Josh always seeks me out, no matter how busy I am (and this past Laundrylove I was really busy, filling in for Christian as the outside signup person working with Shevawn as the inside navigator).

He is always anxious to tell me what new movies he has acquired in the prior month, and how many points (dollars) he has amassed in his video game (at this point $485M). I always joke with him about his dollars, to share some with me, and his parents, especially if he becomes a billionaire.
I'd guess Josh is in his mid 20s, but obviously spends alot of time on his video console and watching movies. This is SO important to him, and he is so proud and anxious to share.

I saw Pope Francis give his undivided attention to this young woman, who I guessed was in cancer treatment by the head covering. It was exactly how I imagine Jesus was present to people. Something Ram Dass wrote about in 'Be Here Now'.

This is how I am with Josh. I don't set out to tell myself "Hey, when Josh comes around make sure you practice presence with him". It just happens.
I find myself always in recollection after a Laundrylove, recalling encounters where I wasn't present. But the promise that those moments will be there is always kept.

I try to tell others that these moments are available at Laundrylove, and they are moments of the pureness of love. There are fewer precious moments in life than these.

I give thanks to Josh and Laundrylove that I can experience this presence, practice what Jesus invited his disciples to practice, and genuinely listen in on a moment in another persons life.

And furthermore:

Thanks to Rev Gina Gore from St Wilfreds for offering ashes for Ash Wednesday. What a gift it was to our guests.

We managed to initiate a new rule to limit loads to 12, so we were able to finish much earlier than before. Thanks to Shevawn and others we were able to turn the laundromat over to the attendant Gabby on time.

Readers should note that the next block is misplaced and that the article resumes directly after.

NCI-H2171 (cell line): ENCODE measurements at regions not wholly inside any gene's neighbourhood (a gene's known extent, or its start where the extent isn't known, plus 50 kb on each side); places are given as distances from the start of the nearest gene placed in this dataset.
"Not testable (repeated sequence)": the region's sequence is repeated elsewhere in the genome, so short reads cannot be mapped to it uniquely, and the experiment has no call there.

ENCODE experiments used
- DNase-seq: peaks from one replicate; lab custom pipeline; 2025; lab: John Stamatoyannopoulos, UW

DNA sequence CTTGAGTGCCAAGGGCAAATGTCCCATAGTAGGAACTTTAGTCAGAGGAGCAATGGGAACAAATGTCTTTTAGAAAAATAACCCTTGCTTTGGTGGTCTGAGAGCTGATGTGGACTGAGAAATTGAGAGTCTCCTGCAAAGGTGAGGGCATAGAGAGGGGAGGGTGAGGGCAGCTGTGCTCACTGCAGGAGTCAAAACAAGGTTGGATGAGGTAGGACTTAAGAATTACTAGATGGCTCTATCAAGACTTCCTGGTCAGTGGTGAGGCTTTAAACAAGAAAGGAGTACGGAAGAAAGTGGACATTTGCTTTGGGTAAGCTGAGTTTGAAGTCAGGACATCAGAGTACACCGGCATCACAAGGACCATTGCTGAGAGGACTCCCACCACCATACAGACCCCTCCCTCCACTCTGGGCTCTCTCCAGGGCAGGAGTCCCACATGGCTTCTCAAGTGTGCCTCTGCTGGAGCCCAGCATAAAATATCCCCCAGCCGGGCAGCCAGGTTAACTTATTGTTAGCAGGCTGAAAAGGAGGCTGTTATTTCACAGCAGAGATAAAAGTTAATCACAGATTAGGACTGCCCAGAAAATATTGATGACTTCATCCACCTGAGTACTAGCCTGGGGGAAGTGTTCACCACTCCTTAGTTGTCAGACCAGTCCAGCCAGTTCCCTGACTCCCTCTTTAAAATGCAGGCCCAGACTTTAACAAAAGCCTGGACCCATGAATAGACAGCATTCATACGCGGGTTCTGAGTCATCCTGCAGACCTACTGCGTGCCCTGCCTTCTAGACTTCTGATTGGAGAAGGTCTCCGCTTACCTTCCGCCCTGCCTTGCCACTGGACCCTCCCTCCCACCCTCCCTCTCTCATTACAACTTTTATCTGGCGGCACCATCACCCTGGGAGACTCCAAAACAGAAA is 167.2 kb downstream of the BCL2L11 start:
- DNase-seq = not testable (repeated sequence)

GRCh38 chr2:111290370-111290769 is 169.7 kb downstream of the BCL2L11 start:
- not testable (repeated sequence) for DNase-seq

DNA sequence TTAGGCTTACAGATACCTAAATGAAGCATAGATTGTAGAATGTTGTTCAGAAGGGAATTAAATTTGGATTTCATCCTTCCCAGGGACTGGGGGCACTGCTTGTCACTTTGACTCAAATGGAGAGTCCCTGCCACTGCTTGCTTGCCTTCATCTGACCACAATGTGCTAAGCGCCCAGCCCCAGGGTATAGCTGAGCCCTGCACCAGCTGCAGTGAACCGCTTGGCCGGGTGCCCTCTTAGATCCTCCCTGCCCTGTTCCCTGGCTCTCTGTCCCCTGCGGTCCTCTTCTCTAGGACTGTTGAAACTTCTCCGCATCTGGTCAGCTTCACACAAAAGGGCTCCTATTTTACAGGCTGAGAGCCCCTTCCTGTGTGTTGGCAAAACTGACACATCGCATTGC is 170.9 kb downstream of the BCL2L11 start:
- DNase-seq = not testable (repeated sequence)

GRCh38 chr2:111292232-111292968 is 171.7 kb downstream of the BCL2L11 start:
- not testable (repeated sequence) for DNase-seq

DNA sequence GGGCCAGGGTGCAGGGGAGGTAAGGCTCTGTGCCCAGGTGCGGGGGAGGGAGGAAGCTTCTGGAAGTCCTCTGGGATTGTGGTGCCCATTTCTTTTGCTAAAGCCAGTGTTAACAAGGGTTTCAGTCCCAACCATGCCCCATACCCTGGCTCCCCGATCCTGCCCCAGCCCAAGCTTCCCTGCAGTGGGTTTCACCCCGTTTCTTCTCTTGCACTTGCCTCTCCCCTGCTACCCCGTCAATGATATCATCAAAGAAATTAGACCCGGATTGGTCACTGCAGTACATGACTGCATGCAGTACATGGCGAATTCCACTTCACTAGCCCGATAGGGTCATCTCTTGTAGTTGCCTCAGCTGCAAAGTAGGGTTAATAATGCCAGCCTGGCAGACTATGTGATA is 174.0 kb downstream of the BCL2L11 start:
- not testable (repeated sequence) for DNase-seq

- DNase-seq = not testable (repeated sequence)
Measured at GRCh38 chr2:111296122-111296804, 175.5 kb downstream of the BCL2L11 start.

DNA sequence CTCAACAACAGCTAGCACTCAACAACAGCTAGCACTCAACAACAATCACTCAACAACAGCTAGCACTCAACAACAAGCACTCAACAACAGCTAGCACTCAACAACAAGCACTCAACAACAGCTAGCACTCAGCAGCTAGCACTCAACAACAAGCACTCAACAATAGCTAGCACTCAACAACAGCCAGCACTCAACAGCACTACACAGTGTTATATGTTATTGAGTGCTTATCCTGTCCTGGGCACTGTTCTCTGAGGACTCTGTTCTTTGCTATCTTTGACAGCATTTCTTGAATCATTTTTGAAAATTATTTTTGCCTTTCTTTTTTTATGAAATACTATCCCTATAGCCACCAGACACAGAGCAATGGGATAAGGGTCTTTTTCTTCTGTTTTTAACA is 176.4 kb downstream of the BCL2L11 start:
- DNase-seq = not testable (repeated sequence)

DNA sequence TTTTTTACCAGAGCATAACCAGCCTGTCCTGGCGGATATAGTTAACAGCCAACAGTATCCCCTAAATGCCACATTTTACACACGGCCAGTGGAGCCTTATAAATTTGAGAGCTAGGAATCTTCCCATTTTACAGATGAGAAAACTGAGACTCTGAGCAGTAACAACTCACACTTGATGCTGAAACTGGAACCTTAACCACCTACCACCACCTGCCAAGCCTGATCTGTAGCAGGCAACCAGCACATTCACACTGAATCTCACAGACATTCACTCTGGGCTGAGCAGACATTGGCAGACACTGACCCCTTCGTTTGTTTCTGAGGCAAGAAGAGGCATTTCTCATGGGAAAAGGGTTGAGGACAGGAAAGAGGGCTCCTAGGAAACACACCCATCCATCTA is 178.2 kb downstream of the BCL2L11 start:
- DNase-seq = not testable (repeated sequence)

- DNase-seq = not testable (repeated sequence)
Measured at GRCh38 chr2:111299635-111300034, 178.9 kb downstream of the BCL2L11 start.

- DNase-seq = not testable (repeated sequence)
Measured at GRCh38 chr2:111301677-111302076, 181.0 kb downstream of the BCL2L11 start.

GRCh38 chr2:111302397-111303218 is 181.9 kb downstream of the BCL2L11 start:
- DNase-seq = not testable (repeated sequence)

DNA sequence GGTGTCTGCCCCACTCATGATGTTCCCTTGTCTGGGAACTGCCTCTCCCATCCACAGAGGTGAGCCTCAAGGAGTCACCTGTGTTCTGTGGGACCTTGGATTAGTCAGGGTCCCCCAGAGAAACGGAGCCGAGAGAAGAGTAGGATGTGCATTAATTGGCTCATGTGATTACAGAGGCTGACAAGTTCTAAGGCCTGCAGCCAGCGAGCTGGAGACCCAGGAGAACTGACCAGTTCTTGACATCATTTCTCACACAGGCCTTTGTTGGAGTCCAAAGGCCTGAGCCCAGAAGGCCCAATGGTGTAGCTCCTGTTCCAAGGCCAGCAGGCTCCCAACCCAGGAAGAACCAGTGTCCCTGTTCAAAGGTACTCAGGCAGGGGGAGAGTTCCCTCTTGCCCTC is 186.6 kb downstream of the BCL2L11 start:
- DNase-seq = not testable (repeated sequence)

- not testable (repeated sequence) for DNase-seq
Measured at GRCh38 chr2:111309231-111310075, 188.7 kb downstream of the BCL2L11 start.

Mary and Amanda, whom we met last year at the 1st annual Laundrylove convention in Pomona came up from San Diego to observe and volunteer as they discern whether to start a LL in their neighborhood. What a great joy to see them!

And Doug from Blessed Sacrament in Fullerton was also there to observe so that he can start a LL in Fullerton this month.

And finally, the folks from ICNA invited Christian and I to help out at their first LL in Anaheim on the 25th of February.

So apparently there is something to this LL stuff. And I think it is related to the promise that at some time everyone will be offered the opportunity to listen to someone who might otherwise be overlooked or forgotten. And what a blessing it is to respond in an unconditional positive regard.

Inspiring Others, and the Grace of a Locked Door

As we begin our 5th year at Huntington Beach Laundrylove, we realize that in addition to the growth in what we do (laundry and conversation), we have developed relationships that enable us to help our homeless and poor guests find hope in their lives.

We've written about Ted before. Newly homeless (about a year). Working hard to get off the streets. He was sleeping between two dumpsters for most of the year. He has needed two surgeries. His first surgery was for his arm. Illumination Foundation helped him find shelter for his recovery. Not long enough, but still, it was a blessing.
His second surgery needs a longer recovery time, and so he needed a longer term recovery option. While at Thanksgiving dinner he was offered a chance to move into a room for a few days. He continued to work at getting housing, and at the January LL we heard that he has at last found it- an apartment, with assistance from American Family Housing.
"The first thing I did was to go into my apartment, lock the door, and lay down on my bed. I was so happy. I was safe. The door was locked!"

Laundrylove and the Episcopal Diocese of Los Angeles also helped him pay for his car insurance so he could begin to care for himself, get through his recovery and rehab after surgery, and then begin to look for work (he was educated as an engineer).

After 4 years, the focus on helping our friends find housing is paying off. Wow! It wasn't the first time, but it's still powerful to see.

Our friends from the ICNA, who met with us last month about starting a Laundrylove in Anaheim, showed up to get a look first hand at how we choreograph our Laundrylove. Right away they told us that they had identified a laundromat in Anaheim, and plan to start in February. ICNA serves the community in Anaheim with a clinic, and feeds homeless in a nearby park. So this is a logical next step for them.
After 4 years, and inspiring at least 8 other Laundryloves in the Episcopal Diocese of Los Angeles, it's awesome to see our relationship with Nayyer and the Islamic Center of Orange County bear fruit with the ICNA Laundrylove.

Other than that, we were able to help with laundry for about 25 people this month.